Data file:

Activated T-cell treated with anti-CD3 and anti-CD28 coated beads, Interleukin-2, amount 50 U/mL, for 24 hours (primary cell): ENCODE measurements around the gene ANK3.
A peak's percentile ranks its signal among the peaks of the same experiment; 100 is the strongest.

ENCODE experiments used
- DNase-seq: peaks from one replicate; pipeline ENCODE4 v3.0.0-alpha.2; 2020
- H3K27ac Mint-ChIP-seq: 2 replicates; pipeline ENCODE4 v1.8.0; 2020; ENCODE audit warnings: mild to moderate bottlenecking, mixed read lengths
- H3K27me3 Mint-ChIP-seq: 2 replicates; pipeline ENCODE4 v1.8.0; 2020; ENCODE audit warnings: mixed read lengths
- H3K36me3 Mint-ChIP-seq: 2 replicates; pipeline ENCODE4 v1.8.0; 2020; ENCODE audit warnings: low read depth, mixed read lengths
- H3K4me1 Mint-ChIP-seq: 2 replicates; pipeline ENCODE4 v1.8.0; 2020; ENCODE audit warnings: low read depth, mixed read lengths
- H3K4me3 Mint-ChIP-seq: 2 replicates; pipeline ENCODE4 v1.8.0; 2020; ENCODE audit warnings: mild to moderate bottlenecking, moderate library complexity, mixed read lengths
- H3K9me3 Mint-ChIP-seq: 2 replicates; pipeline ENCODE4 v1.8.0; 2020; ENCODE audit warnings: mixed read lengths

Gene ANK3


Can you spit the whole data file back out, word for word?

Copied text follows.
Activated T-cell treated with anti-CD3 and anti-CD28 coated beads, Interleukin-2, amount 50 U/mL, for 24 hours (primary cell): ENCODE measurements around the gene ANK3.
A peak's percentile ranks its signal among the peaks of the same experiment; 100 is the strongest.

ENCODE experiments used
- DNase-seq: peaks from one replicate; pipeline ENCODE4 v3.0.0-alpha.2; 2020
- H3K27ac Mint-ChIP-seq: 2 replicates; pipeline ENCODE4 v1.8.0; 2020; ENCODE audit warnings: mild to moderate bottlenecking, mixed read lengths
- H3K27me3 Mint-ChIP-seq: 2 replicates; pipeline ENCODE4 v1.8.0; 2020; ENCODE audit warnings: mixed read lengths
- H3K36me3 Mint-ChIP-seq: 2 replicates; pipeline ENCODE4 v1.8.0; 2020; ENCODE audit warnings: low read depth, mixed read lengths
- H3K4me1 Mint-ChIP-seq: 2 replicates; pipeline ENCODE4 v1.8.0; 2020; ENCODE audit warnings: low read depth, mixed read lengths
- H3K4me3 Mint-ChIP-seq: 2 replicates; pipeline ENCODE4 v1.8.0; 2020; ENCODE audit warnings: mild to moderate bottlenecking, moderate library complexity, mixed read lengths
- H3K9me3 Mint-ChIP-seq: 2 replicates; pipeline ENCODE4 v1.8.0; 2020; ENCODE audit warnings: mixed read lengths

Gene ANK3